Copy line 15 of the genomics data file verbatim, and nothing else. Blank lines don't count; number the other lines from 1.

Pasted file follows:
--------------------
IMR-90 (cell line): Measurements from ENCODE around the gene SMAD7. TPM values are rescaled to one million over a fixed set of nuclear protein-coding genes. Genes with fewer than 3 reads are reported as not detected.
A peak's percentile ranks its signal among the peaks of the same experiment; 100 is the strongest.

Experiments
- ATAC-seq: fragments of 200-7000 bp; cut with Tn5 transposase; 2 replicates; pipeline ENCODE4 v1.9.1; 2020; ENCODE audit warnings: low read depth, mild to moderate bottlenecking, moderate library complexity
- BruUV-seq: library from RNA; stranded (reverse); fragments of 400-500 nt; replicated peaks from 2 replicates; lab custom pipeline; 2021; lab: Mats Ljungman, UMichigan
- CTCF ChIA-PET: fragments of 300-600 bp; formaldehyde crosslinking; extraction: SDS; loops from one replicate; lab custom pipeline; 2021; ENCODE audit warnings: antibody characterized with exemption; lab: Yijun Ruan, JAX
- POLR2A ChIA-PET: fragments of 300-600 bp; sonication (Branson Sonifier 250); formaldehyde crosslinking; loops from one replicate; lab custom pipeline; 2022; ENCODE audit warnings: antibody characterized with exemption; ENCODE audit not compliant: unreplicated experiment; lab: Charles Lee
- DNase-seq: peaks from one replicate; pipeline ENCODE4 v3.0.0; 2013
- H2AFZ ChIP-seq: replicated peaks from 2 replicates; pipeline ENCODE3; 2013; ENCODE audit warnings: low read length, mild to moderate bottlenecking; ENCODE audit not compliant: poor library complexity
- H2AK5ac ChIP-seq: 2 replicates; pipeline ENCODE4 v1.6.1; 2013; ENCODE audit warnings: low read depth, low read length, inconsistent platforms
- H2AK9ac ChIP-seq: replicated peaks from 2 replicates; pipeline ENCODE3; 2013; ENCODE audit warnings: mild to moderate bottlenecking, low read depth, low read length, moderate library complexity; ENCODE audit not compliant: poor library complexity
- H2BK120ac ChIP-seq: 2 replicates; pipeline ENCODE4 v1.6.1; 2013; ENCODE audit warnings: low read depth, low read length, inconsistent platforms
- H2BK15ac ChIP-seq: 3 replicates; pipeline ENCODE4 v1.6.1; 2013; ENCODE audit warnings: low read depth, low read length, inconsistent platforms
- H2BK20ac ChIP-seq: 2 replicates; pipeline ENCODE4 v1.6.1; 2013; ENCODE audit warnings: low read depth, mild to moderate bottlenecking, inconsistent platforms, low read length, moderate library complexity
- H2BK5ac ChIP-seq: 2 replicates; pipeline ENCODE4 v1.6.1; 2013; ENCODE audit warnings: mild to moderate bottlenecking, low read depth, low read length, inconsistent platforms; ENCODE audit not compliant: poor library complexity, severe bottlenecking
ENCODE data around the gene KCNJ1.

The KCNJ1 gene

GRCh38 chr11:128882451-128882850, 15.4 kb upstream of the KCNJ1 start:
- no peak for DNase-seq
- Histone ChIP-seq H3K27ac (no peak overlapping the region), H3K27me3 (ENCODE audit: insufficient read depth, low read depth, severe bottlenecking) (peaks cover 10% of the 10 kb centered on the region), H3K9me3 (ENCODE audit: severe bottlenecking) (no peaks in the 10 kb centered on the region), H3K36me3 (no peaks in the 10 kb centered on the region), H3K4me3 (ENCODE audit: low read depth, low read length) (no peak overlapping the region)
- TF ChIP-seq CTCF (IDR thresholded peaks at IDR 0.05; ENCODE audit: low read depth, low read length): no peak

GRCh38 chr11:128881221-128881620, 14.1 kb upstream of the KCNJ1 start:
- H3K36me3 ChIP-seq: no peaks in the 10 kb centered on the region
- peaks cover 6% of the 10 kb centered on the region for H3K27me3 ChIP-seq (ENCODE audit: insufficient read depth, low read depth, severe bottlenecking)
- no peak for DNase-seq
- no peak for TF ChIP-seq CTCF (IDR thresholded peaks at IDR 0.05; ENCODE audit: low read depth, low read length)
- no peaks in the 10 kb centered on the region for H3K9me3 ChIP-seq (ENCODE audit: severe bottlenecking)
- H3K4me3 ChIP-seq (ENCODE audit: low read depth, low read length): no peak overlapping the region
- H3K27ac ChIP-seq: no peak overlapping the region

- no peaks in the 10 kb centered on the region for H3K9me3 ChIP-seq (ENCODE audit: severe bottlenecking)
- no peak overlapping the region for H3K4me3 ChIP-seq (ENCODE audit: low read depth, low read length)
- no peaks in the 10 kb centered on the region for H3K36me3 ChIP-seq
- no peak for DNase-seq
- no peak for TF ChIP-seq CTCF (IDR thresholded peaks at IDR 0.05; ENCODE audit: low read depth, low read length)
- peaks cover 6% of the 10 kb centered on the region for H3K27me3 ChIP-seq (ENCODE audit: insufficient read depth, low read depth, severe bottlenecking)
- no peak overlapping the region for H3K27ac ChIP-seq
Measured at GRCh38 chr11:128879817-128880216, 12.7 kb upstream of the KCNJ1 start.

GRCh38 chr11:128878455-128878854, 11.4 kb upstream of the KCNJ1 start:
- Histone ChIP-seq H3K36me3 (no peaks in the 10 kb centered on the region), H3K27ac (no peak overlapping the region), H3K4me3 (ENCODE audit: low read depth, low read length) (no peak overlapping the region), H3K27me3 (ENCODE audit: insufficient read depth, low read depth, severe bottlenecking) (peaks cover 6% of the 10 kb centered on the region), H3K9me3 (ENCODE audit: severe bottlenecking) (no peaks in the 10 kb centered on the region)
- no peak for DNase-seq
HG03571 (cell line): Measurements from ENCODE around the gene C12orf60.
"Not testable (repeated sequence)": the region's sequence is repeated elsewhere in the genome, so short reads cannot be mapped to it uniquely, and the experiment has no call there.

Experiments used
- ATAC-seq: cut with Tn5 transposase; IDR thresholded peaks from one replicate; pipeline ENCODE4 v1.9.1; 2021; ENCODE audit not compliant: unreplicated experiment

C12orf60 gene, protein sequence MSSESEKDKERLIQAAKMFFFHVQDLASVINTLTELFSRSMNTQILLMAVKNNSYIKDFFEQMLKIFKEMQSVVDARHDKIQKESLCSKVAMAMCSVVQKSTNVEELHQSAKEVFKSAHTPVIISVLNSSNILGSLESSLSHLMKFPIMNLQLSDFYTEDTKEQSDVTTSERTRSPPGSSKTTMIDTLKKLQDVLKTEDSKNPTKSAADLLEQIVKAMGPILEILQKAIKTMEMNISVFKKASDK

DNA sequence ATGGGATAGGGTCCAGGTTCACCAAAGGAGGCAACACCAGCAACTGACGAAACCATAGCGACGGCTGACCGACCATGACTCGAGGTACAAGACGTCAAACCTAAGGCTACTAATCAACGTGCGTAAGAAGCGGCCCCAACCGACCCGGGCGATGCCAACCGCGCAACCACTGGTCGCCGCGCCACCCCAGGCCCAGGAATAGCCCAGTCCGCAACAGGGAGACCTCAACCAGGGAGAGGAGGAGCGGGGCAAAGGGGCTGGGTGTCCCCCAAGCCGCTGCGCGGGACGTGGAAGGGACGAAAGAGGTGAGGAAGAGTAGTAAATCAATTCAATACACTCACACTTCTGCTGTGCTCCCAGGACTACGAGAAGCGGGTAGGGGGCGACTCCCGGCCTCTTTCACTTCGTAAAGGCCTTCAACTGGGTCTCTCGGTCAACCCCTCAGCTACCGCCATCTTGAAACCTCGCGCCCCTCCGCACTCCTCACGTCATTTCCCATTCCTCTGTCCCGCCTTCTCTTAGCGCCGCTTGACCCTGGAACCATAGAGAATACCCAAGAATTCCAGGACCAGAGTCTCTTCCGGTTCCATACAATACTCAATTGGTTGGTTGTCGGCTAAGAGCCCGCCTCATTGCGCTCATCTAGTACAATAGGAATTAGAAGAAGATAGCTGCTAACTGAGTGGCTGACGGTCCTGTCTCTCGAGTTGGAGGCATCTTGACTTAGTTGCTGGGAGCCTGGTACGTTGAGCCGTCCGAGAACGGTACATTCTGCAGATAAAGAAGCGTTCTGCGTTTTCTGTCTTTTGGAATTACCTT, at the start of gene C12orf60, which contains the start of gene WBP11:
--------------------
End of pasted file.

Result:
- H2BK5ac ChIP-seq: 2 replicates; pipeline ENCODE4 v1.6.1; 2013; ENCODE audit warnings: mild to moderate bottlenecking, low read depth, low read length, inconsistent platforms; ENCODE audit not compliant: poor library complexity, severe bottlenecking